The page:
Nichols Delivers Another Passenger Catamaran To Red & White Fleet

Crowley Maritime's Red & White Fleet recently took delivery of a new 86-foot catamaran intended for passenger service between San Francisco and San Pablo Bay. The 400-passenger commuter vessel Dolphin was christened at the fitting-out yard of Nichols Brothers Boat Builders, Inc. in Langley, Wash. It will provide the first ferry service between San Francisco and Vallejo in 49 years, according to David Pence, general manager of the Red & White Fleet.

The new catamaran is a virtual sister vessel of the Catamarin, which the Red & White Fleet now operates between San Francisco and Marin County.

Monday through Friday the Dolphin will carry commuters on morning and evening runs between the Ferry Building in San Francisco and Vallejo. It takes a commuter some IV2 hours to drive from Vallejo to San Francisco across the Oakland Bay Bridge. The catamaran will make the same trip by water in about 50 minutes. At mid-day and on weekends, the vessel will carry passengers to Marine World/Africa U.S.A., a new theme park being built on San Pablo Bay.

Like other Nichols-built catamarans, the Dolphin was designed by International Catamarans, Pty, Ltd.

of Sydney, Australia. The vessel has a beam of 31 feet 6 inches, depth to the main deck of 9 feet 2 inches, and design full-load draft of 7 feet 2 inches. Fuel capacity is 4,000 gallons and fresh water 1,000 gallons.

Two Deutz B16AM 816 diesel engines, supplied by KHD Canada, each with an output of 1,346 bhp, will drive the vessel at a top speed of 30 knots via Reintjes WVS 832 reduction gears with ratio of 1:2.29, supplied by Karl Senner, Inc. The power train includes Coolidge 5- bladed stainless steel propellers, Systems Engineering propulsion controls, and Hough-Wagner steering system. The electronics suite, supplied by PSI of Seattle, includes two Furuno radars, Furuno Loran C, Ross depth sounder, Datamarine sea temperature/speed log system, and Raytheon VHF.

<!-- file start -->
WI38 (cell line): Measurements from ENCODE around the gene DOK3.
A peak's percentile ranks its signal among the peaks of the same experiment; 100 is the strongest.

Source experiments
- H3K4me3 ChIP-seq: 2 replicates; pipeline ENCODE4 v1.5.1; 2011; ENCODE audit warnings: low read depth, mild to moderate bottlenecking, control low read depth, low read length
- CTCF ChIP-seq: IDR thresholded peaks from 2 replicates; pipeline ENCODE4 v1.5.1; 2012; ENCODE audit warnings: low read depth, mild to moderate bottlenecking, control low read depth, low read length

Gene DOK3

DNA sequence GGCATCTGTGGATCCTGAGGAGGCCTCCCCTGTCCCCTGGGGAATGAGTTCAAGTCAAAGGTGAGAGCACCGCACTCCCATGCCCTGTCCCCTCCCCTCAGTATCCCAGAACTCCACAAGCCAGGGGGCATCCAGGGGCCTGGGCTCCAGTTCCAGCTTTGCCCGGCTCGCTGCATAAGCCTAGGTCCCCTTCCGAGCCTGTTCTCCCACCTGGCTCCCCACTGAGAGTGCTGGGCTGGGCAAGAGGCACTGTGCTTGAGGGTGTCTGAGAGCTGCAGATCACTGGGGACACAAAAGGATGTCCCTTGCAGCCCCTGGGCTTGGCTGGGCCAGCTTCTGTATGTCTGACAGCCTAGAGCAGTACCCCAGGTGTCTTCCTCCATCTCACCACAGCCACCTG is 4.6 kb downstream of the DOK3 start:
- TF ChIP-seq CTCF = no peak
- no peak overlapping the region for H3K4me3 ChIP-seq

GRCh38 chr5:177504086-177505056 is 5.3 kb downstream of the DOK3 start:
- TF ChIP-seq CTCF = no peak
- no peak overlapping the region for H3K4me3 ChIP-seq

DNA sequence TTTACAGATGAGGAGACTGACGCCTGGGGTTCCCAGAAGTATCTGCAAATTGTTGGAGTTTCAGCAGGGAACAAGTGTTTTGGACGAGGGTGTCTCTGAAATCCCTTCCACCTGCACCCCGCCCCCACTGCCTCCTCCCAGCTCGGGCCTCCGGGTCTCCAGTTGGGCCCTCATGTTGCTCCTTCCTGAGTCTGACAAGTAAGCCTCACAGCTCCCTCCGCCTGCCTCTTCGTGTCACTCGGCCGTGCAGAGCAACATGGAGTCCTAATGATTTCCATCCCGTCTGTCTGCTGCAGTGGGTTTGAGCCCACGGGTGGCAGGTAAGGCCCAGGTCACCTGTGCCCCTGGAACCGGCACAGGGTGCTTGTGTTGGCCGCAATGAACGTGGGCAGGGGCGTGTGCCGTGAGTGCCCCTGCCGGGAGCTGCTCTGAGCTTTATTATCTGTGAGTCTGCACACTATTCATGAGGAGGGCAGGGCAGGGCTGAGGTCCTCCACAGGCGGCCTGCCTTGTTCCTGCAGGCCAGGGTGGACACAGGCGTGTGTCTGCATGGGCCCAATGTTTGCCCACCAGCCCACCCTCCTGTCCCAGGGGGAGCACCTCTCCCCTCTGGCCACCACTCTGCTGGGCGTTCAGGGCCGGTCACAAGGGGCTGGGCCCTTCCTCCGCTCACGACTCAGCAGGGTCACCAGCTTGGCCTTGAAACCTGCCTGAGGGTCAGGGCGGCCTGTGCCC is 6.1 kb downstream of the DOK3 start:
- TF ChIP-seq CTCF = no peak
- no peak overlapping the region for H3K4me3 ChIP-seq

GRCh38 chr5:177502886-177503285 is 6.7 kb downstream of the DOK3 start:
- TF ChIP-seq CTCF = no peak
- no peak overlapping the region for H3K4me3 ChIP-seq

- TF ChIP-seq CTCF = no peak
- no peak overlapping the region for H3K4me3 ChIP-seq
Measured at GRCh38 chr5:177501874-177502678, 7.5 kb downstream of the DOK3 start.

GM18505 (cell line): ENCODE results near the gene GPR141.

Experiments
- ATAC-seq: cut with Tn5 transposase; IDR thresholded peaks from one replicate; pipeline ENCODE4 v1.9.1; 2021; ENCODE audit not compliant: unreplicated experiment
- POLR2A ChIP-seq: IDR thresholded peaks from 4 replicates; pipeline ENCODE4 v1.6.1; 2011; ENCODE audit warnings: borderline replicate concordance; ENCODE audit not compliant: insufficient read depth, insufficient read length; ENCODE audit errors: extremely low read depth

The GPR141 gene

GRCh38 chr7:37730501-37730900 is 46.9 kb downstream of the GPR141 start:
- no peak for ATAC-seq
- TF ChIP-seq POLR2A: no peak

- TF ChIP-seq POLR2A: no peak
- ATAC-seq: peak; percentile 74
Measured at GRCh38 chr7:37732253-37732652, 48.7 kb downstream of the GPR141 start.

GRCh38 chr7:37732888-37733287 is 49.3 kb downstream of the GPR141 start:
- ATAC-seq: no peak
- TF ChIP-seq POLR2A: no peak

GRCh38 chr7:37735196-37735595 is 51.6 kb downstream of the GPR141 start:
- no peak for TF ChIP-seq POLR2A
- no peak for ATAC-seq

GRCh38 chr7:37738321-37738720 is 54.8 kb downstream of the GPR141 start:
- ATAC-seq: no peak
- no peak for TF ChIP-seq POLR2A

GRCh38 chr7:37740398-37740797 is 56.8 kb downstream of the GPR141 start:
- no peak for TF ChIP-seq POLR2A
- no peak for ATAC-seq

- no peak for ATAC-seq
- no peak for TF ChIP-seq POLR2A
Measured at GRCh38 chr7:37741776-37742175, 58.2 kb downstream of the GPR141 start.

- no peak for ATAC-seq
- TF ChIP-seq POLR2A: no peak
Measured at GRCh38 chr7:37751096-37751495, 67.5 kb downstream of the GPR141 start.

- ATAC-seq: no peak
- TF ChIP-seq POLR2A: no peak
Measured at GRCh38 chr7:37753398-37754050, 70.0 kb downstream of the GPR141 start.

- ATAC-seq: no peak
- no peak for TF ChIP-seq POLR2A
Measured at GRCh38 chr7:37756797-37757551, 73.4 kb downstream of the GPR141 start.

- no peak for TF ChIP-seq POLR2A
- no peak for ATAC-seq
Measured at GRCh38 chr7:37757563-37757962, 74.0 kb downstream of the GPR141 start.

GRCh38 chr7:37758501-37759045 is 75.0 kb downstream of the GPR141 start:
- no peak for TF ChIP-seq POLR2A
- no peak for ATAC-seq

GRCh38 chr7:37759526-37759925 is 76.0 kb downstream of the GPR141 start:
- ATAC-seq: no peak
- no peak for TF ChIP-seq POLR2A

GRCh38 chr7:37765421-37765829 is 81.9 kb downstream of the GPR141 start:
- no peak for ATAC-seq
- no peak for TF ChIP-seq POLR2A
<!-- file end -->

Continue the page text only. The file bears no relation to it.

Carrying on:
Three other International Catamarans- designed vessels are under construction in U.S. yards. Nichols will deliver a 100-foot, MWM-powered cat to Robert and Lori Giersdorf for use by Glacier Bay Yacht Tours this fall. A 78-foot vessel powered by Rolls Royce engines for use as a diving party boat in the Bahamas is nearing completion in Florida, and Gladding-Hearn Shipyard in Somerset, Mass., will build a 79-foot catamaran for an eastern buyer.

Other vessels under contract at the Nichols yard on Whidbey Island in Freland, Wash., include a 150- foot topsail schooner that will be used as a medical ship in Micronesia, and a sternwheel excursion vessel for use in Fairbanks, Alaska.

In another development, the Washington State Department of Transportation has announced it will purchase the 86-foot catamaran Glacier Express from the Giersdorfs and use it to initiate passenger- only ferry service between Seattle and Bremerton, Wash., in October this year. The vessel will be reconditioned and renamed; Nichols delivered the Glacier Express in 1985.

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Maritime Reporter Magazine, page 45,  Oct 1986

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